By Ariel Jenkins, Director – Risk Control, Safety National and Brian Fass, President & Founder, Fit Responder
When risk managers with emergency service personnel (firefighters and emergency medical technicians) on the payroll read through descriptions of their losses, they may find phrases such as “employee struck by patient on head, employee was hit on the arm during a struggle with patient, or employee was punched in the face by a drunkard.” A risk manager could also see loss descriptions such as “employee was tackled by a large man in chest area, or while patient was in transport, became combative and pushed employee down resulting in contusion”.
Injury through assault remains a widely recognized, but little acknowledged, problem threatening emergency service personnel. Many EMS personnel admit to being attacked by a violent patient, an angry bystander or upset family member. The frequency of assault on our EMS providers is alarming and while most attacks are not life threatening, the risk of serious injury is evident and unpredictable. Responders require a reasonable, liability-conscious, effective means of preventing and avoiding assault, before it occurs, and defending themselves once attacked.
According to a February 2016 study published by the American Journal of Industrial Medicine, participants reported that no part of their EMS training made them knowledgeable about the risks related to combative patients or familiar with protocols for self-protection during patient care. Participants in the survey also generally believed that the overriding message of training to approach violent/combative patients is to simply “suck it up”.
Whether EMS providers fear for their personal safety or not, they will respond when assaulted. How they respond will be a matter of training – or lack of it. When not properly trained, the risk of personnel over-responding to an assault exists. The cost of skepticism and ineffectively educating first responders on violent patient encounters can be very high. In October, 2014, firefighters in Glendale, Arizona, were accused of using excessive force in response to a patient who had assaulted them. The completion of an internal investigation (March, 2015) found that two of the firefighters had used excessive force and violated city and department policies when they repeatedly punched a patient. Shortly after the findings were released, the family of the victim filed an $11 million dollar claim against the Fire Department (March, 2015).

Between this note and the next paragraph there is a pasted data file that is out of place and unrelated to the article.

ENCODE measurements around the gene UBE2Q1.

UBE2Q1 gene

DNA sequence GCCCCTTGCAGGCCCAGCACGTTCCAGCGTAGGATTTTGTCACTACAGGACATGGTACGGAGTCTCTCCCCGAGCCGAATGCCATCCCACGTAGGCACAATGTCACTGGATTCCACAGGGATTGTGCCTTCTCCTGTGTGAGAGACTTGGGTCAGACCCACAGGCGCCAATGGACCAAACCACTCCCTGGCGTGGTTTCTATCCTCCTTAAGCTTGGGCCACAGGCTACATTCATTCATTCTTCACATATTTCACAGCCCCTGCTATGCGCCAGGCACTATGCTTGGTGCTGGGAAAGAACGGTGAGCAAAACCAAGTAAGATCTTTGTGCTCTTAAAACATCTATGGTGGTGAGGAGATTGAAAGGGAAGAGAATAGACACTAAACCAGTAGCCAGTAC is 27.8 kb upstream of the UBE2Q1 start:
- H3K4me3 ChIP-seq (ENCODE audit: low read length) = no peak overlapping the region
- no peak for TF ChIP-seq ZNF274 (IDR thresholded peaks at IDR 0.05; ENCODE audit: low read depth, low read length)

Within the firefighter and EMS communities, there is growing interest in Escaping Violent Encounters training (EVE). (EVE) training for EMS/Fire is a liability-conscious, risk management best practice approach to patient and visitor assault prevention and response. The EVE training will assist in reducing the risk of assaults on staff, minimizes injuries to staff and patients, aid in controlling overall liability, while reducing FF/EMS fear of personal safety. It will also help to prevent negligence lawsuits and follows established national safety standards or your state equivalent. Trainees of this program have reported it to be empowering and that the training supports a culture of resilience to performing their jobs in a pre-hospital environment.